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Douglas Roche Named Honorary Citizen of Hiroshima;
Calls for Start on Legal Ban of Nuclear Weapons

Hon. Douglas Roche, O.C., former Canadian Ambassador for Disarmament and Chairman Emeritus of the Middle Powers Initiative (MPI), was named a Special Honorary Citizen of Hiroshima at an international conference in Hiroshima July 28-29 for his work in founding MPI.

Doug Roche, Tadatoshi Akiba  

Mayor Tadatoshi Akiba presents the Certificate of Hiroshima Special Honorary Citizenship to Hon. Douglas Roche, O.C. at Hiroshima 2020 Conference for his work as founding Chairman of the
Middle Powers Initiative

Photo by Hideki Tanimura


The conference, held a few days before the historic visit to Hiroshima of UN Secretary-General Ban Ki-moon, issued an appeal to governments, which have already called for a comprehensive legal process toward the elimination of nuclear weapons, to convene a special conference in 2011 “to facilitate the start of negotiations on a nuclear weapons convention.”

Referring to Senator Roche’s several previous lectures in Hiroshima and the founding of MPI, Mayor Tadatoshi Akiba said, “Such activities as these have made him very influential in raising awareness of peace among the people of Hiroshima.”  He added that Senator Roche’s support of Mayors for Peace, now numbering more than 4,000 cities around the world, had enabled the organization to gain international trust. “Mr. Roche’s contribution to Hiroshima, a city that has experience atomic bombing, is truly remarkable.”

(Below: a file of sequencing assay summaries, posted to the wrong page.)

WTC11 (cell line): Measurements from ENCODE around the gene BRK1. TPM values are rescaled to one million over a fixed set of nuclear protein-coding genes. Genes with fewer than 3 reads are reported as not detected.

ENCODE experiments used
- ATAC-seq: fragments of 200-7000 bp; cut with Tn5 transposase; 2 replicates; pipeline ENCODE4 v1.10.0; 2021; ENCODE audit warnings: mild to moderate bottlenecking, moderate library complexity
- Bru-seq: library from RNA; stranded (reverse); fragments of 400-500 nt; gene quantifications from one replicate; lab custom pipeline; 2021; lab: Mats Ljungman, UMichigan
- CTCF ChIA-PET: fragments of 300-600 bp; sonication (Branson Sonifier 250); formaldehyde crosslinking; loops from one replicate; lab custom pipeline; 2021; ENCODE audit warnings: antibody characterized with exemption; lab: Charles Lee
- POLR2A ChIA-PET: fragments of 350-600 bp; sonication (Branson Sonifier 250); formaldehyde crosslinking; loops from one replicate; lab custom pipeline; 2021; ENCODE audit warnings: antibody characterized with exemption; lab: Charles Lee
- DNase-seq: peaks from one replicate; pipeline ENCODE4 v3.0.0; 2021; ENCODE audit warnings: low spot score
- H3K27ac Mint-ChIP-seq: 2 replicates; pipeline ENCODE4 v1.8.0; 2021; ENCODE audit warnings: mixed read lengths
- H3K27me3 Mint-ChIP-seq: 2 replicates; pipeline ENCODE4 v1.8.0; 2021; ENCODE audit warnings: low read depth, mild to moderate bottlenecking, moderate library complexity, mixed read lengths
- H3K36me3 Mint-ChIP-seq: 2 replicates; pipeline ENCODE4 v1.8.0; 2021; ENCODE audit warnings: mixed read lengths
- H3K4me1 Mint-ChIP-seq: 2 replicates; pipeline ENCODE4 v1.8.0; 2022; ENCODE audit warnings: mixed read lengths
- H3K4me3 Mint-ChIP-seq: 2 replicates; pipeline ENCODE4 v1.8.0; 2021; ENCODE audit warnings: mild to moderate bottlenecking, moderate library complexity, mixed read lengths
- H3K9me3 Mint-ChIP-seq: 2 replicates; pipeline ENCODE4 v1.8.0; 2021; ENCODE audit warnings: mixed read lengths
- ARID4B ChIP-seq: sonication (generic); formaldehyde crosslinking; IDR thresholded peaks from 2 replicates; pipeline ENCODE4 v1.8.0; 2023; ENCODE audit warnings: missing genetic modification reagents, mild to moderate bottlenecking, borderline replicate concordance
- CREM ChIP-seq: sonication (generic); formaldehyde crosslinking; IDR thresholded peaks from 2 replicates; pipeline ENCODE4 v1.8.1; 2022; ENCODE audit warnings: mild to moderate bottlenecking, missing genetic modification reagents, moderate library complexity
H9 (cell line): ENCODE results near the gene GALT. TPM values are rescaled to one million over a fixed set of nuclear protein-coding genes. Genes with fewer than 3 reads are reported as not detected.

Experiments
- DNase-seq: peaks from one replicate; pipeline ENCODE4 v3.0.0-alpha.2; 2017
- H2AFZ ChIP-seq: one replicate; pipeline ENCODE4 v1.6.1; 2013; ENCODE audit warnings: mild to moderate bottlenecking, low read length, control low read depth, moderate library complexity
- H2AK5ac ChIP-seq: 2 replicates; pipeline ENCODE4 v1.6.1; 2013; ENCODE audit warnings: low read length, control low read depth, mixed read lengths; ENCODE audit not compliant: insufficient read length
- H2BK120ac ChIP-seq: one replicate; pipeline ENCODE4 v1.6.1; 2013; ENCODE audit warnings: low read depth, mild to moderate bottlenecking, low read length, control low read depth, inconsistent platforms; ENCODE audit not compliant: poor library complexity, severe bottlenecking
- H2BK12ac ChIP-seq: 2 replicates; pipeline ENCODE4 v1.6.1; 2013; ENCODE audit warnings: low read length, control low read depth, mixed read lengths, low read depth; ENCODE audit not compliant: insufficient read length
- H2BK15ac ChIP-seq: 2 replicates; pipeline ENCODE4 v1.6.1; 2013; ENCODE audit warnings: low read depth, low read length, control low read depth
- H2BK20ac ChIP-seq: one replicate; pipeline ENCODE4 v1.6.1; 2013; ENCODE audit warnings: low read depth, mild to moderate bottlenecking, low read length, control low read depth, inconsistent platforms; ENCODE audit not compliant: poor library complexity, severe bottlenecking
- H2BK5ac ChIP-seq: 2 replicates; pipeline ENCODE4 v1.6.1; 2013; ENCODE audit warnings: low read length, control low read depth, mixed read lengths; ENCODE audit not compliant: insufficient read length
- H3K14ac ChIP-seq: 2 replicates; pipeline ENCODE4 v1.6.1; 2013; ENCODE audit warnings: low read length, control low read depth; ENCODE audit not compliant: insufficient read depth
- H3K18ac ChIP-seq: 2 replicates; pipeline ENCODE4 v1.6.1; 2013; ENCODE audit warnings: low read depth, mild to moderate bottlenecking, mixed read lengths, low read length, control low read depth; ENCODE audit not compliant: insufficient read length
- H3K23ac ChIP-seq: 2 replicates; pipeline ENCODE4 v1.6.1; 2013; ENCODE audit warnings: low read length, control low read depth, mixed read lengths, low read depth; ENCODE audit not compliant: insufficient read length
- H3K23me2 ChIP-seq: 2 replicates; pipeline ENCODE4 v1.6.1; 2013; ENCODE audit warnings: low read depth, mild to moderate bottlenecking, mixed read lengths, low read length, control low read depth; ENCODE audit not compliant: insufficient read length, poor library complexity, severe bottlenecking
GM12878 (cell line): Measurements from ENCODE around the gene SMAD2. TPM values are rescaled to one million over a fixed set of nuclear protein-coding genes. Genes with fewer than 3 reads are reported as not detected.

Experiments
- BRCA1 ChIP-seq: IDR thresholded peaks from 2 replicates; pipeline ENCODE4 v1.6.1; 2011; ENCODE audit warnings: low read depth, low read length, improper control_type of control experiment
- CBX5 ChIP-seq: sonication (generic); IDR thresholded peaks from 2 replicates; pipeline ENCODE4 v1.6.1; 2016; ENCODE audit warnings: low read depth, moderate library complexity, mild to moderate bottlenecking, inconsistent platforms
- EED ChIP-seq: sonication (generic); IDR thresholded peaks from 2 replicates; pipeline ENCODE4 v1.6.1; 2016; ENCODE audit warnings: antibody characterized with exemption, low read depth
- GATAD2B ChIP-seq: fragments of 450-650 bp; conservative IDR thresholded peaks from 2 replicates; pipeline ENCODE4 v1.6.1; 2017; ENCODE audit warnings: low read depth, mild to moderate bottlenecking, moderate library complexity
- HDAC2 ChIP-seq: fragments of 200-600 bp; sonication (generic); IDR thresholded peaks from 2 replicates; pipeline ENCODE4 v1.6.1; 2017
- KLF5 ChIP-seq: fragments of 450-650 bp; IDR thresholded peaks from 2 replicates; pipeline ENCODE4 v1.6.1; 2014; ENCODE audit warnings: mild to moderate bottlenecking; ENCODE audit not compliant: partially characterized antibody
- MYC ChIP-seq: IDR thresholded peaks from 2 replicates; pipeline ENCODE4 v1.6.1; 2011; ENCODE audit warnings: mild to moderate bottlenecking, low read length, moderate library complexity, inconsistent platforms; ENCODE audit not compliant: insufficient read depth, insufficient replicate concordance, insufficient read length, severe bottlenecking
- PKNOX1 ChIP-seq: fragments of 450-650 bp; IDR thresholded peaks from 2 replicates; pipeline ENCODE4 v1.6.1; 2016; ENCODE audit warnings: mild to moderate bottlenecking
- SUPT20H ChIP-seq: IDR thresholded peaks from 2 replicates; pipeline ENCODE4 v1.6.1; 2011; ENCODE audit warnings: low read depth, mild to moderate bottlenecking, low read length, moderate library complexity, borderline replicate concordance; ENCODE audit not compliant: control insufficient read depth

In his acceptance remarks, Senator Roche said: “Fellow citizens of Hiroshima: I rejoice to be with you.  I share your grieves and anxieties, your joys and hopes.  I will carry the name Hiroshima with me wherever I go.  Like you, I stand for the total elimination of nuclear weapons.  I will fight for this goal as long as I live.  Long live Hiroshima!”

Giving the keynote address on July 28 at the Hiroshima Conference for the Total Abolition of Nuclear Weapons by 2020, Senator Roche said that, as a result of the recent Non-Proliferation Treaty Review Conference, “the subject of a Nuclear Weapons Convention -- a global treaty to ban all nuclear weapons -- is on the international agenda with the agreement of all states.”  The work of many parliamentarians, mayors and civil society leaders has built up historical momentum.  But major governments are still blocking progress.  A number of important states, for example, Norway, Germany, Belgium, Austria, Switzerland, Brazil and Chile, are ready to move forward.  Therefore, Senator Roche urged:

“Today, I am calling for middle power countries, which have already declared themselves in favor of a global legal process to ban nuclear weapons, to step forward, and invite interested states to preparatory meetings.  This will reinforce the leadership of President Obama, whose aspiration for a nuclear weapons free world is thwarted by those within his own administration, who say such an achievement is unobtainable.”

The conference issued an appeal calling on all governments to support Ban Ki-moon’s five-point plan for nuclear disarmament and immediately start negotiating the elimination of nuclear weapons by 2020. “To this end, governments that have expressed their desire for a comprehensive legal process, in partnership with like-minded NGOs, should convene as special disarmament conference in 2011 to facilitate the start of negotiations on a Nuclear Weapons Convention.”

The conference also called for "strengthened collaboration" among Mayors for Peace, the Middle Powers Initiative, Parliamentarians for Nuclear Non-Proliferation and Disarmament, and Abolition 2000 with the International Campaign to Abolish Nuclear Weapons.

» Read Senator Roche's acceptance speech
» Read Senator Roche's presentation to the Hiroshima 2020 Conference